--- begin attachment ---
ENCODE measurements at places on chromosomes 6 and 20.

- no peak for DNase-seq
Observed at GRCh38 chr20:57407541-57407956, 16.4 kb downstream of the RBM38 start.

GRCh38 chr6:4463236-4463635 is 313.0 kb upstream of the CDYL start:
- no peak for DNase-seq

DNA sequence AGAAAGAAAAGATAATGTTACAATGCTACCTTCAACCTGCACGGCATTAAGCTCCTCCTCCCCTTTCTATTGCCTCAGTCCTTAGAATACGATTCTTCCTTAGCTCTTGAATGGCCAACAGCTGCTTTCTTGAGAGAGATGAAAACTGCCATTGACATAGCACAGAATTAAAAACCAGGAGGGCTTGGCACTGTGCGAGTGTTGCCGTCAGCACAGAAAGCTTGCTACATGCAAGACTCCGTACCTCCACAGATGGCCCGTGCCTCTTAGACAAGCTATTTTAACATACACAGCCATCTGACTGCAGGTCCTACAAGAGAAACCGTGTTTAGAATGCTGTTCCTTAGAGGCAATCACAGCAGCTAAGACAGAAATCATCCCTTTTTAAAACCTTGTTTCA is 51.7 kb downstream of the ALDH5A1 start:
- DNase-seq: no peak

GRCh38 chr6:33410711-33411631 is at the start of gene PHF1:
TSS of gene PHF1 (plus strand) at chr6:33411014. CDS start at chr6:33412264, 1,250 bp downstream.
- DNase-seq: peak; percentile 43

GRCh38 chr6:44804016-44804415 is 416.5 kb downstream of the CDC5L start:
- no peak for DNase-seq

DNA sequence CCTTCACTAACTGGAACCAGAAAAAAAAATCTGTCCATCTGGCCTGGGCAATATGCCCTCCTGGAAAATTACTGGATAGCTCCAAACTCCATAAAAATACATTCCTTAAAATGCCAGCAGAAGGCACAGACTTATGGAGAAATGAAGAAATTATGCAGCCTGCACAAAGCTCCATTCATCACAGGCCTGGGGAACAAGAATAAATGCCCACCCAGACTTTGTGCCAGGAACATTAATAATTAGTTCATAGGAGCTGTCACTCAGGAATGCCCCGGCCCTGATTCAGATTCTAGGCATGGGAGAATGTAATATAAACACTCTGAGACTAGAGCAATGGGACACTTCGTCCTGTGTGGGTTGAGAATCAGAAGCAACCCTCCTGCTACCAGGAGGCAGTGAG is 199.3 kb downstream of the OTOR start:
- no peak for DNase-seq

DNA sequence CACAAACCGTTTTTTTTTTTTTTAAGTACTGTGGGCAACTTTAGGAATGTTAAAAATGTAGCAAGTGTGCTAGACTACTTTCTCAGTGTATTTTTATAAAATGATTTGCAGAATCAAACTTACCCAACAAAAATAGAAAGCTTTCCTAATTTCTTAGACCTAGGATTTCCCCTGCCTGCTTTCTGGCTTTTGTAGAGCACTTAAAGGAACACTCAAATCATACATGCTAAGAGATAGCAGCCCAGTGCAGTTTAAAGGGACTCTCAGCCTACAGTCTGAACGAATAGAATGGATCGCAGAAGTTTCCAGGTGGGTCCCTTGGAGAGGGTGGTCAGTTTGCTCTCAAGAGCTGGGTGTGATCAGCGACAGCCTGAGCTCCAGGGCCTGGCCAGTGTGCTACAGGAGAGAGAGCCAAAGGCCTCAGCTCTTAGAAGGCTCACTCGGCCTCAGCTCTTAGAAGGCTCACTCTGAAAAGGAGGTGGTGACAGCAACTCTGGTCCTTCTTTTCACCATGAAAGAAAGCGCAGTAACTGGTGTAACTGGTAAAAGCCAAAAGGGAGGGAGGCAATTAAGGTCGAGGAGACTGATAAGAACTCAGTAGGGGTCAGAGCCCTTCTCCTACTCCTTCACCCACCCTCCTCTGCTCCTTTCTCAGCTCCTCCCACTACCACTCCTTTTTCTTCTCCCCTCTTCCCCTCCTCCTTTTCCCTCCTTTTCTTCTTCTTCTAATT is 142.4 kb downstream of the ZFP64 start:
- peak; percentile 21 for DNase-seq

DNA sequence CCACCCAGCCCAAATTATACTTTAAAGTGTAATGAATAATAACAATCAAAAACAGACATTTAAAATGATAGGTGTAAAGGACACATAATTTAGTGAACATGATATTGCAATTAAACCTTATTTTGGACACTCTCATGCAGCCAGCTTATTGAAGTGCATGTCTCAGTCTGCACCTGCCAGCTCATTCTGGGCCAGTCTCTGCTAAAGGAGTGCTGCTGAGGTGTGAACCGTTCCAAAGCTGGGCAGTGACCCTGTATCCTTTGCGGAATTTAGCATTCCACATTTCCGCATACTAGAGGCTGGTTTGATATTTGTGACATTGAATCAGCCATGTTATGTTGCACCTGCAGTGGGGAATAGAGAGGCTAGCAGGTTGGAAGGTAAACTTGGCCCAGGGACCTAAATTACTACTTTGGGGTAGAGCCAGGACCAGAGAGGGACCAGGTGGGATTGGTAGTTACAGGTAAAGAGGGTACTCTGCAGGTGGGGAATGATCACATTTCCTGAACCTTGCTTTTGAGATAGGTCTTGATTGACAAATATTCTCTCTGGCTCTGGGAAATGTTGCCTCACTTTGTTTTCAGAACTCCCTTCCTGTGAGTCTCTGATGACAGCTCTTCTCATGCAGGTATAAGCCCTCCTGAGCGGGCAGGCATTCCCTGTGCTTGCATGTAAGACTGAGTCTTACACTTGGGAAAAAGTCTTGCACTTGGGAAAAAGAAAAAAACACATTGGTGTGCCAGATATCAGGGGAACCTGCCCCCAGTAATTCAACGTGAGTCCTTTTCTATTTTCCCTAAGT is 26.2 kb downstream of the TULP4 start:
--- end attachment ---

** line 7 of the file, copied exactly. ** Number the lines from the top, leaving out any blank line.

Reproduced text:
- DNase-seq: no peak